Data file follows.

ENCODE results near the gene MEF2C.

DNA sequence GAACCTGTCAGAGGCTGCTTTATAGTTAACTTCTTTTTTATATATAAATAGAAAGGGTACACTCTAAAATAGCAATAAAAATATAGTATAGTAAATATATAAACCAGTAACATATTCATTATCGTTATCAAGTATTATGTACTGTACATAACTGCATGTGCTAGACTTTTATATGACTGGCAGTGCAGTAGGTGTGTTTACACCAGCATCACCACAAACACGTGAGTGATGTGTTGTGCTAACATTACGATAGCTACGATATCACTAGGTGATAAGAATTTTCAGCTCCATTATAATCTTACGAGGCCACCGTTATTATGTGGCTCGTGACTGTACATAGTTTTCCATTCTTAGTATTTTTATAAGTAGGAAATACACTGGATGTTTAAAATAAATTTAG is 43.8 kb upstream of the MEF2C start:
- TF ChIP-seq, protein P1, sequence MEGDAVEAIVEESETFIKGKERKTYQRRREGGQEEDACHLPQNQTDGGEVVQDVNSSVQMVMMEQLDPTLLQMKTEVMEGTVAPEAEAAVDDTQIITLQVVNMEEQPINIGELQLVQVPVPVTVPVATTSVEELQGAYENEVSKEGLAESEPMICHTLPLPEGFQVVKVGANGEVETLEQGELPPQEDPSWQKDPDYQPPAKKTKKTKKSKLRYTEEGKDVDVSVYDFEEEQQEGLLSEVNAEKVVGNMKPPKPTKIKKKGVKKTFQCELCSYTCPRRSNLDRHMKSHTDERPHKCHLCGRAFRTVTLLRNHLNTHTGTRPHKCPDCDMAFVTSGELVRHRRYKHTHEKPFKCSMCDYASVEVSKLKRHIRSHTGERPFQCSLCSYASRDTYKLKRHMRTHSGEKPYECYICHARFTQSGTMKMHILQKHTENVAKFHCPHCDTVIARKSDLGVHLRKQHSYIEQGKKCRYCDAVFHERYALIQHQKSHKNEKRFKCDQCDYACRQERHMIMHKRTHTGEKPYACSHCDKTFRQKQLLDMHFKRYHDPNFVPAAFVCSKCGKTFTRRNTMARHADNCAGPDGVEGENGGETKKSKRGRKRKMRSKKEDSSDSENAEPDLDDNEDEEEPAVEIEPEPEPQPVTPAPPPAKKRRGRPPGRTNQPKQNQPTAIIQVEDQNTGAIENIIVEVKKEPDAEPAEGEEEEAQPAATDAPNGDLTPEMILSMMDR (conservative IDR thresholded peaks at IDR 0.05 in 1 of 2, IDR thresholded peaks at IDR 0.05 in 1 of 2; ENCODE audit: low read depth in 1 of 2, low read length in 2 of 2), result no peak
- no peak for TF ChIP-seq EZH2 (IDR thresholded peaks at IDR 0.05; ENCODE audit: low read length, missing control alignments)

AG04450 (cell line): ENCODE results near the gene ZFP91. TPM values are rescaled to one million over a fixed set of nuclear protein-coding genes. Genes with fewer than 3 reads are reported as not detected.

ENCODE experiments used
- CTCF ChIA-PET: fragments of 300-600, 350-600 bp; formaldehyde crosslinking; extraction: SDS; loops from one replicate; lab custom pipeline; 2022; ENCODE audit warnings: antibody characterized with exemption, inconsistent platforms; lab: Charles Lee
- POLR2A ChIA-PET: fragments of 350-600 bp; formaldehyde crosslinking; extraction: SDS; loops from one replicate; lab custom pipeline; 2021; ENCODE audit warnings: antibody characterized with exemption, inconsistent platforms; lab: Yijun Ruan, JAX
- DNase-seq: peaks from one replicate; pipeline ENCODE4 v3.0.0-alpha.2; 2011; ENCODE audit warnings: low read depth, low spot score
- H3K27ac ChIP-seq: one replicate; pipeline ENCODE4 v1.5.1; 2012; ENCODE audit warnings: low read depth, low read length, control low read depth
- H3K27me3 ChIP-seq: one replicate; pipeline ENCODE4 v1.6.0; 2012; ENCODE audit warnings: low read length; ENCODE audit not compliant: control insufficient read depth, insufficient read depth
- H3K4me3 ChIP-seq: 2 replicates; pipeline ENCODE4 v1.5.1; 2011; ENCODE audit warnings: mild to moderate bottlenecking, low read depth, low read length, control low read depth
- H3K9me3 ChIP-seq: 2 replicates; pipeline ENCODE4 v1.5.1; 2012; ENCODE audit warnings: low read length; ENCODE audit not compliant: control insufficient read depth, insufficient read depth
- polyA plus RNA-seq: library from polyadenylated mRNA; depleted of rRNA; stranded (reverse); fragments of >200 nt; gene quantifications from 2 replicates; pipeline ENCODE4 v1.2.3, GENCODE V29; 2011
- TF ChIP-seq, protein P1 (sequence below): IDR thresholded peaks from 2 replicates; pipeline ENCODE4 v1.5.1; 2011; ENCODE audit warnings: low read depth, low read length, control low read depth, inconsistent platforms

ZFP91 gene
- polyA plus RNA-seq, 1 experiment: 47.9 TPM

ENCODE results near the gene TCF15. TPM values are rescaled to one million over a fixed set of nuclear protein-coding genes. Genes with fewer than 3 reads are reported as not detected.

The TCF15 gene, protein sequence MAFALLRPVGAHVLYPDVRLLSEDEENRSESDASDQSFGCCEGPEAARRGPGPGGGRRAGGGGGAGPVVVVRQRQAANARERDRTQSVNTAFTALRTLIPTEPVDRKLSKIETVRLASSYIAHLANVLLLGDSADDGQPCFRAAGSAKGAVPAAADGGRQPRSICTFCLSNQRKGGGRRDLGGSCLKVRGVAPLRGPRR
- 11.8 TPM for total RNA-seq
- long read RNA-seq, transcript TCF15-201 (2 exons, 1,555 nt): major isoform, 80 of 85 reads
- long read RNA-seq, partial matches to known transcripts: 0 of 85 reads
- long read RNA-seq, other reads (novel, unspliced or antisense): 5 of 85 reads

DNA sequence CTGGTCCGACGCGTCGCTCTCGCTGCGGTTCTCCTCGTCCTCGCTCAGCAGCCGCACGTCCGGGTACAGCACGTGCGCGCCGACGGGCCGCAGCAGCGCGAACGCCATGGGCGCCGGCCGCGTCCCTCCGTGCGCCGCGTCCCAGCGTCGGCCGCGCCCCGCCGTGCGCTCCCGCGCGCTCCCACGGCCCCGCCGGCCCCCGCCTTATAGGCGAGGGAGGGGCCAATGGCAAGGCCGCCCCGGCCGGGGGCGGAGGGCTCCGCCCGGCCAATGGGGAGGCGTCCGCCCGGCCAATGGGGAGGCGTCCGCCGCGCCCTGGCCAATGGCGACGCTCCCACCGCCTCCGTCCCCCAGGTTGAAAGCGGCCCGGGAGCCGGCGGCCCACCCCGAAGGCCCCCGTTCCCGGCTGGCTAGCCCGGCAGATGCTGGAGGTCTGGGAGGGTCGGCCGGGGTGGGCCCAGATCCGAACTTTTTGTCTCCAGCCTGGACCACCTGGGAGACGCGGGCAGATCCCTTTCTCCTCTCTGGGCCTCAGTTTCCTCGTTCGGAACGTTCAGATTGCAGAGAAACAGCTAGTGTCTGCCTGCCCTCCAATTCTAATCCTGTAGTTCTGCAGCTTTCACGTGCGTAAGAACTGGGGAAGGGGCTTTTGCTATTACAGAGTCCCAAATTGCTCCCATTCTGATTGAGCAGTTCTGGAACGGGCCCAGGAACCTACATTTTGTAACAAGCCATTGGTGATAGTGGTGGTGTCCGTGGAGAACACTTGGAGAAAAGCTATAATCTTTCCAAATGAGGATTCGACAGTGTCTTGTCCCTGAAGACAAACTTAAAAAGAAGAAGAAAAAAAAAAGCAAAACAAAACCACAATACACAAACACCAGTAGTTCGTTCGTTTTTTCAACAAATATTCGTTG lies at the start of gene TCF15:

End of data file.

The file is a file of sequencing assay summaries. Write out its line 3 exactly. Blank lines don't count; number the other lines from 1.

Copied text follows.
- TF ChIP-seq, protein P1, sequence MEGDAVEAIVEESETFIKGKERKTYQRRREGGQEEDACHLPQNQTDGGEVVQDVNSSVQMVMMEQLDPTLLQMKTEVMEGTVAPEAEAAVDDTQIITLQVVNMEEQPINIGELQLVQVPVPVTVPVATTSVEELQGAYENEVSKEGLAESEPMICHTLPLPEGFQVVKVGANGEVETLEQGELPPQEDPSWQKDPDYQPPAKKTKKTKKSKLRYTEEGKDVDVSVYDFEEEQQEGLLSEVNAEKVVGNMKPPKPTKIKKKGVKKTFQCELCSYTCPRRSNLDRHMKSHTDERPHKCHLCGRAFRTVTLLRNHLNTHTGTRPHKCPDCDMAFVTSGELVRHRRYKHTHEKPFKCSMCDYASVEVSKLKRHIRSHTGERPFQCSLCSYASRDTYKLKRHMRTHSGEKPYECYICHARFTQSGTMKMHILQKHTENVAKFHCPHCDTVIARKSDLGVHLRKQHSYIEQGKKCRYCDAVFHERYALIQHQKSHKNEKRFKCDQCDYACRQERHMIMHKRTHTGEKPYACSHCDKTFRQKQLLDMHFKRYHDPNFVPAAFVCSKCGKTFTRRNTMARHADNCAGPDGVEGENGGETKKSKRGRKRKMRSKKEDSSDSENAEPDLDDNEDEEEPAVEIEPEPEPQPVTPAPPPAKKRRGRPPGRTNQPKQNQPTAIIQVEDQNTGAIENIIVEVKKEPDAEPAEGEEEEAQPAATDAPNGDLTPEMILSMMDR (conservative IDR thresholded peaks at IDR 0.05 in 1 of 2, IDR thresholded peaks at IDR 0.05 in 1 of 2; ENCODE audit: low read depth in 1 of 2, low read length in 2 of 2), result no peak